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    Saturday, April 08, 2006

    Saturday Afternoon with the NY Times

    1. Why Some Say 'No Thanks' to a Doorman:

    to some people, the presence of a doorman is seen as a negative, not a benefit. Yes, a doorman can put the newspaper outside your door, walk your dog when you're sick, make you feel important, keep an eye on your children (or your babysitter) and haul your shopping bags to the curb. But he is also privy to some of the most intimate details — and moments — of your life.

    I've never had a doorman, but I had no idea a doorperson was supposed to do all that stuff. All I knew was that s/he was supposed to sign for your packages and make sure no random strangers ended up in the building. And yes, make you feel important just because you happened to see someone there when you got home to remind you that you had the money to pay her/him. Maybe that's why I don't understand that these individuals are "privy to some of the most intimate details ... of your life" - like what? I mean, what are you doing at the entrance to your apartment building that's so intimate? Yes, they see who goes in and out, which may contain some clue to your sexual activities, but ...

    No one understands this better than a doorman. In fact, most doormen would apparently rather live without a doorman even if they could afford it, according to Peter Bearman, a Columbia University sociology professor and author of "Doormen" (University of Chicago Press, 2005), a study of the profession. They perceive the insular, elitist boundaries created by their presence as unnatural, Professor Bearman said in an e-mail message, and they are loath to jeopardize their privacy.

    This is the one and only time that the class-fraught relationship between doorpeople and residents of the buildings that employ them is even nodded to. I also loved this line:

    And isn't it a truth universally acknowledged that a single woman would sooner give up her colorist than her doorman?

    Oh yes, the universal single woman who employs not only a doorman but also a colorist. Lines like this are what make me hate the Times most.

    As someone who (gasp!) doesn't have any interest in knowing my neighbors and often avoids going to favorite restaurants or stores too often just because I like to live in as much anonymity as possible, I totally get the desire not to have to have an additional relationship in your life, especially at your home. But the way this article is constructed - positing "doormen" as these nuisances, with nary a note as to the cross-class and often cross-race relationships which make it possible to construct these people as nuisances - basically takes what's interesting and throws it out in favor of indulging rich people's whining.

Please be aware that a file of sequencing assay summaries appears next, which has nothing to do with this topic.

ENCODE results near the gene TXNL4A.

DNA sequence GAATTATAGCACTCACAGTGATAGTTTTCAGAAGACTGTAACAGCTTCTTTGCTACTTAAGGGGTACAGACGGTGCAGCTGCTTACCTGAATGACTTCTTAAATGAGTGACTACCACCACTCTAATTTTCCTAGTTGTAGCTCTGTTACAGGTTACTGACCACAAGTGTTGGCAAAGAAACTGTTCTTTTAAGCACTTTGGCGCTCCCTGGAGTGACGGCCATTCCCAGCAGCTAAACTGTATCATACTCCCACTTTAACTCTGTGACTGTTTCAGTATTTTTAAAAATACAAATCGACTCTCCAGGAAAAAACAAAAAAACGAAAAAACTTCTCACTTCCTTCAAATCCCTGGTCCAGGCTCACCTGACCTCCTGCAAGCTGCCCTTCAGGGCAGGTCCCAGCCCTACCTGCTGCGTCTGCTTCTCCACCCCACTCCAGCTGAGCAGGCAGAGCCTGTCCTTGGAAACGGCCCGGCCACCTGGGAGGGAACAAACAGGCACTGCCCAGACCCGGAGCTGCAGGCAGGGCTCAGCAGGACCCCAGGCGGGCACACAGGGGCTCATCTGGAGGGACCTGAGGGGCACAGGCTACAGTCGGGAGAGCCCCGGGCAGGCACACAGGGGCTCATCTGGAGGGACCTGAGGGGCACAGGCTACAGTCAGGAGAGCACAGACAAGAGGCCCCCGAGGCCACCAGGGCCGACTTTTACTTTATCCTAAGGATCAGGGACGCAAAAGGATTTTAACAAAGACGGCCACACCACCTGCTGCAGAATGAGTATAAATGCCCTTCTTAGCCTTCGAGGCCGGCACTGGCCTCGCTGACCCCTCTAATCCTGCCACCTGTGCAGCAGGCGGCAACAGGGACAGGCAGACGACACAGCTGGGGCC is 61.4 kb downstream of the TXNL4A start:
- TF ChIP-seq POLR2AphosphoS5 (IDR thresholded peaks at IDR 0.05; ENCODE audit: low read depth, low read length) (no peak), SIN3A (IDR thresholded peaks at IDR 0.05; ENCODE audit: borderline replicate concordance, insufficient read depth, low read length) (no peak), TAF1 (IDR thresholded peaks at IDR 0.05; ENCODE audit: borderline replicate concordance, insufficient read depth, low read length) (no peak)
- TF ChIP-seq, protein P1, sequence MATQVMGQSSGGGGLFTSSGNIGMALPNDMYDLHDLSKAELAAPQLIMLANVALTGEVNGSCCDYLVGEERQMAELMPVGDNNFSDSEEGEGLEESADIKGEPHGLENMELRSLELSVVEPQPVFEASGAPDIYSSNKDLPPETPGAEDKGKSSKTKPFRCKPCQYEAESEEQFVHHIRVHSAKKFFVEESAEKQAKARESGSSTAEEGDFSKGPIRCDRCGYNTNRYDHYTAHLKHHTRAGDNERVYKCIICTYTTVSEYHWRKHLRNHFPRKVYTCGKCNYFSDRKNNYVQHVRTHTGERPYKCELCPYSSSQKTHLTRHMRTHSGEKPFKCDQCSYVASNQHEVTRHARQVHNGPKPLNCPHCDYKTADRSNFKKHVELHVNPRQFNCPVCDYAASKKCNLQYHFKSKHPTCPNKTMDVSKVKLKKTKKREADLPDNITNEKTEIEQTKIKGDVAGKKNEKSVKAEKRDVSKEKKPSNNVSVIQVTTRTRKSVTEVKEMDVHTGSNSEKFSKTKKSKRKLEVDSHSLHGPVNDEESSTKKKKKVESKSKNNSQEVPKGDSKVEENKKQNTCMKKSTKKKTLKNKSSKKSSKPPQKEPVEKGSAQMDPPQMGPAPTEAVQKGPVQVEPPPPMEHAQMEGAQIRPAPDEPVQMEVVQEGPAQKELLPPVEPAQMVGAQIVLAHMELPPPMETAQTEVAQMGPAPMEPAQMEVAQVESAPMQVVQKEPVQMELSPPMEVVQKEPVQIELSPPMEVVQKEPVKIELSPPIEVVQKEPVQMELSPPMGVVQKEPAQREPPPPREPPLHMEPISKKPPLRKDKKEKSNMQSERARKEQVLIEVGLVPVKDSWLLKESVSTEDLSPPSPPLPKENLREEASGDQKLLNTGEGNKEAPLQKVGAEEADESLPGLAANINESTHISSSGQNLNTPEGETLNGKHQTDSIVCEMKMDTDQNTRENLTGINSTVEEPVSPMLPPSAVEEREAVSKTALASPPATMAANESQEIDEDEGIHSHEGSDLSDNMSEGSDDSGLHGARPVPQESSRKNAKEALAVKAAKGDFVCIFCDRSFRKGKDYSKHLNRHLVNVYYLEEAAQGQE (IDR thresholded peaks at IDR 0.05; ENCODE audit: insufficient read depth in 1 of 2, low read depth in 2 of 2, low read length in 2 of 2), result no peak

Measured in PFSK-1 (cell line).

2. Prosecutors Want Dental Jewelry, but Defendants Are Spared:

    Federal prosecutors in Washington State tried to remove elaborate customized dental jewelry bonded to the teeth of two accused drug dealers, saying the jewelry was bought with drug money and should be forfeited to the government. ...

    The dental jewelry, known as grills, cost "from $1,000 to anywhere in excess of $25,000," Special Agent McCracken wrote, saying he based his assessment in part on research he had conducted on a Web site called gangstagold.com.

    After Mr. Olbertz rushed to court Tuesday morning, Magistrate Judge J. Kelley Arnold, in a document captioned "In the Matter of the Seizure of Removable Dental Appliances Commonly Known as 'Grills,' " forbade the removal of the jewelry on the ground that it could "unduly compromise" the two men's "dental health."

    Educate the (assumed) upper-middle-class+ white readers of the Times: there are these pieces of "dental jewelry" that the black youth are wearing, "known as grills".

    3. You Want It Clean? You Clean It!:

    Forty years after feminism promised to free women from drudgery, we are still talking about housework, and we are still talking as if it were all about women. Some, like Ms. Dobry, are rebelling against it. Others, like Ms. Lee, are embracing it. Authors, like New Yorker writer Caitlin Flanagan, are writing books about it (hers, out this month, is "To Hell with All That: Loving and Loathing our Inner Housewife").

    Another bit of classism: "feminism promised to free women from drudgery"? I don't think, in fact, it did. I think it promised to make drudgery equal across gender. And, if drudgery=housework, who was going to do it if "women" didn't? Oh, still women, just not "women" (read: rich white women, preferably blond), all those insignificant others.

    Why do I keep reading this paper????!!!


    Blogger zp said...

    My partner in crime says, "Now the NYT looks as dumb as it is." That is, the online NYT, which is the one we can afford.

    9:21 AM  
    Blogger EL said...

    Me too, with the online.

    And your partner is right on.

    9:26 AM  

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